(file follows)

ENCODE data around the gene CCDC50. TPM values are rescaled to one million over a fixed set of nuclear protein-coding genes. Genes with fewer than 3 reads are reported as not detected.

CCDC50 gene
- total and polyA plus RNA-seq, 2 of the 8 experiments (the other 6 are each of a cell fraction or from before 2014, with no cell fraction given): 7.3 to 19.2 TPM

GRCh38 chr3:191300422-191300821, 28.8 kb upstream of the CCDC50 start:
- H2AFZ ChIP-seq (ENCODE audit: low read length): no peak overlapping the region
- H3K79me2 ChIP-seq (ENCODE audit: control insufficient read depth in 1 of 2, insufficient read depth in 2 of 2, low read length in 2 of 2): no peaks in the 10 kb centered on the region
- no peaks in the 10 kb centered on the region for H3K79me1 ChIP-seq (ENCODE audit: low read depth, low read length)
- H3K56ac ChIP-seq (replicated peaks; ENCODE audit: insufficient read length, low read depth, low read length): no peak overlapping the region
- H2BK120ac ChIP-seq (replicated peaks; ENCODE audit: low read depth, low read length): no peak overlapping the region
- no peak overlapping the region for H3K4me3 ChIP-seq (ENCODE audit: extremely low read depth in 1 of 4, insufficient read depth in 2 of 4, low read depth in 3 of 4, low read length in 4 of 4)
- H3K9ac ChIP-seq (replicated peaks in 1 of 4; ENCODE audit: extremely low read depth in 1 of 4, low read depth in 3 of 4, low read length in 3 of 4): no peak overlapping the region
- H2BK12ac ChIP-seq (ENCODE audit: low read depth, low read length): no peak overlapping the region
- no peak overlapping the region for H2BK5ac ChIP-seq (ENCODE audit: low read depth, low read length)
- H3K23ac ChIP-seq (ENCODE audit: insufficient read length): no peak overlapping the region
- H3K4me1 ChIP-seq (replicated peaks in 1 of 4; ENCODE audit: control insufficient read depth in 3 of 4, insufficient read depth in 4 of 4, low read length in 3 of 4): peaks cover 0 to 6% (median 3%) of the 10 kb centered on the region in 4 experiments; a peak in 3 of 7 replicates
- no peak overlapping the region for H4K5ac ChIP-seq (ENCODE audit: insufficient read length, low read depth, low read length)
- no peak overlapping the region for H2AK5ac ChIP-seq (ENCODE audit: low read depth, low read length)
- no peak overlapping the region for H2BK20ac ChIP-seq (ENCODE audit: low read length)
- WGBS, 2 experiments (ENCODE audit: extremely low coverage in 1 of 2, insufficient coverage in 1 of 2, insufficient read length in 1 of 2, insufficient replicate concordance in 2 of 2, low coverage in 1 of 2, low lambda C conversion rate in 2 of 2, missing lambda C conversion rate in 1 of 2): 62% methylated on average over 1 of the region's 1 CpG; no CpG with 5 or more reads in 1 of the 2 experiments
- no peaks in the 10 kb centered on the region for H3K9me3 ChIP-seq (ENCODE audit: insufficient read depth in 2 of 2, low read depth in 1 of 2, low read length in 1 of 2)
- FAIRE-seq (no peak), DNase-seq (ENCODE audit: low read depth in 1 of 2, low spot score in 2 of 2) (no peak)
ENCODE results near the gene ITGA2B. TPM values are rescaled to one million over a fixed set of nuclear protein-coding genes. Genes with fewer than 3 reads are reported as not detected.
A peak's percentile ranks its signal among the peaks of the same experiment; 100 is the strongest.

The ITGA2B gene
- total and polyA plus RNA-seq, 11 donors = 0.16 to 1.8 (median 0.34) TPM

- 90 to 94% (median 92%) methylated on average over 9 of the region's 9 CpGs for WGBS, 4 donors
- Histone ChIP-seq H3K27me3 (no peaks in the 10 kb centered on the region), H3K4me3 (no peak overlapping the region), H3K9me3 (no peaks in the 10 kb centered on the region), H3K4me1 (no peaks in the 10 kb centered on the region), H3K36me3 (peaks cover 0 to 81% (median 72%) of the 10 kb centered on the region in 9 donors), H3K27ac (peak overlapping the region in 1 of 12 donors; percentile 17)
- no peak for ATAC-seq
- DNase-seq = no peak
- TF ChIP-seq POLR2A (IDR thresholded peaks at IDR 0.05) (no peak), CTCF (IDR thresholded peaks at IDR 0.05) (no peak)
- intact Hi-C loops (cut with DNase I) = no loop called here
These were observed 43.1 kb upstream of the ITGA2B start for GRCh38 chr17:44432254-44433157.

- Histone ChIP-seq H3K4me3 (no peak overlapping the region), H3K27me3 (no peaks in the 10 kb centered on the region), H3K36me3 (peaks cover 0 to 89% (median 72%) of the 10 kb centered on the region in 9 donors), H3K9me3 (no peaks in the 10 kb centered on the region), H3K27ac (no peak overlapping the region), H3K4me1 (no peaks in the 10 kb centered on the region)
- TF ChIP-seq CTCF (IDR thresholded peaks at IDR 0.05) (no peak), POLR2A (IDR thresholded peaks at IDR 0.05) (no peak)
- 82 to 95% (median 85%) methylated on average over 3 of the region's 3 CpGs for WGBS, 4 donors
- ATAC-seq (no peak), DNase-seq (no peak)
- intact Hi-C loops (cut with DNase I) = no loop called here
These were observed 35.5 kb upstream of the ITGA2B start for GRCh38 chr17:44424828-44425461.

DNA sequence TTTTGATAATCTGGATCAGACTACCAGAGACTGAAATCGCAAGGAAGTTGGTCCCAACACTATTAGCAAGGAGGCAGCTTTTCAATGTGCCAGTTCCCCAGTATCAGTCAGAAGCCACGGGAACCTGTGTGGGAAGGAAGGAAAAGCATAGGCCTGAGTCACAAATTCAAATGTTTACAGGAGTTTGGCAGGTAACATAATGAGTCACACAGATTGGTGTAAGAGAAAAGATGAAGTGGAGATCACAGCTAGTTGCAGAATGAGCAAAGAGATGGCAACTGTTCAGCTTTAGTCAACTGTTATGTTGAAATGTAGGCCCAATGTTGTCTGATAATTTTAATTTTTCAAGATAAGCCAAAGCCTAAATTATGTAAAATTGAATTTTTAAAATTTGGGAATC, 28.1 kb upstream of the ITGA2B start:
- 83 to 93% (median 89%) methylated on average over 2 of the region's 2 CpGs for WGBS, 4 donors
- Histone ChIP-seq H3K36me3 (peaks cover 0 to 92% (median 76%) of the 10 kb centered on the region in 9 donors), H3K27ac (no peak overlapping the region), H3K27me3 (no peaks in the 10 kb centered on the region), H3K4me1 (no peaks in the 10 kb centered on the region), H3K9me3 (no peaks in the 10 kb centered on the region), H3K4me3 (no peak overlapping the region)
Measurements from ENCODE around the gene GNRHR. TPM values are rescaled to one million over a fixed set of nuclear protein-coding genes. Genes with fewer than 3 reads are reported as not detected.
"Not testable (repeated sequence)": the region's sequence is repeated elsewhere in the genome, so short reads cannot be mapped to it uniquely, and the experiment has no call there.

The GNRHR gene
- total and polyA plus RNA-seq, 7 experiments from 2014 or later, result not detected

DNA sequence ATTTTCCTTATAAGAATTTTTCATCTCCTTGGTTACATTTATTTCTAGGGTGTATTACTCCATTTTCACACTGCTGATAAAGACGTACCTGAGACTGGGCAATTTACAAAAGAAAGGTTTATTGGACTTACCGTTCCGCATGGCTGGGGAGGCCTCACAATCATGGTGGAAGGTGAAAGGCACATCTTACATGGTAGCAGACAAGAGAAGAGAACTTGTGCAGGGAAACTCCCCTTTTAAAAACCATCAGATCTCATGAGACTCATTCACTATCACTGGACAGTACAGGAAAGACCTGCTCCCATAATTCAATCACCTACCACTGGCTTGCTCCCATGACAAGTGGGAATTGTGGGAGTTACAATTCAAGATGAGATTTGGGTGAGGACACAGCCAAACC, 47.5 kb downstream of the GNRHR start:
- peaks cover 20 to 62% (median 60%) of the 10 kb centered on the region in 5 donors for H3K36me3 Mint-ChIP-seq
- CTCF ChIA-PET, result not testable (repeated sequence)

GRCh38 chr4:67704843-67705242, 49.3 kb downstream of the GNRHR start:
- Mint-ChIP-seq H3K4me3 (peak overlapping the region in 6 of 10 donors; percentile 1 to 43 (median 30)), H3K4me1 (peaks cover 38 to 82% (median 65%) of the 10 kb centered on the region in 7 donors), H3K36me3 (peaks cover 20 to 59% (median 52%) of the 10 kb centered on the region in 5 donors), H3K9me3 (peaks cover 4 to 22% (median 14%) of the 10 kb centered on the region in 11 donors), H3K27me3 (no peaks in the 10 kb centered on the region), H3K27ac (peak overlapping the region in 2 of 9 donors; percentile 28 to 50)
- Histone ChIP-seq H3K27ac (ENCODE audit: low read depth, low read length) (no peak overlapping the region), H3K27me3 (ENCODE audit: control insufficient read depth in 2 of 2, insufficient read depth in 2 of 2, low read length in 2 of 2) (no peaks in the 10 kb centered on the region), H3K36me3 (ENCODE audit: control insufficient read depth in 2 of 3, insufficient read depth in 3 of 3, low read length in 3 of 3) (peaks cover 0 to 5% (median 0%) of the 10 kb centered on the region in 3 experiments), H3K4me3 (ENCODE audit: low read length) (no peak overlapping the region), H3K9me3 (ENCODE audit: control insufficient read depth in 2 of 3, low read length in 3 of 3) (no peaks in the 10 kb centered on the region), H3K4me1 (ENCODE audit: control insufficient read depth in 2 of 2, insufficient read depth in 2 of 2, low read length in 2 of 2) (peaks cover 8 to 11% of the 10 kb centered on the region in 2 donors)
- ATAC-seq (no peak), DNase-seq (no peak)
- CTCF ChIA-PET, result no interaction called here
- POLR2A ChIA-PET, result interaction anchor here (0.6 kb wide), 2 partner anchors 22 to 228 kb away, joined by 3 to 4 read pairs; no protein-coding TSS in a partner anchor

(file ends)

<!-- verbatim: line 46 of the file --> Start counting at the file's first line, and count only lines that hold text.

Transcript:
DNA sequence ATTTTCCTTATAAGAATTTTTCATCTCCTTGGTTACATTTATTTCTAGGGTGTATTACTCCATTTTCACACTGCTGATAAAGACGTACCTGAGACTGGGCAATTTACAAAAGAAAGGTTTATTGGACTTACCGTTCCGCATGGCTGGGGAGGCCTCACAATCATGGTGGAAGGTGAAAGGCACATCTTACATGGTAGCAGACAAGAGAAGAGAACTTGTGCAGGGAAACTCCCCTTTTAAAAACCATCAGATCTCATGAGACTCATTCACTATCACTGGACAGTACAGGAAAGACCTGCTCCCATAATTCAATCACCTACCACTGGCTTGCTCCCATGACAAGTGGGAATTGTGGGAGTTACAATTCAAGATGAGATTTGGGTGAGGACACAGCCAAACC, 47.5 kb downstream of the GNRHR start: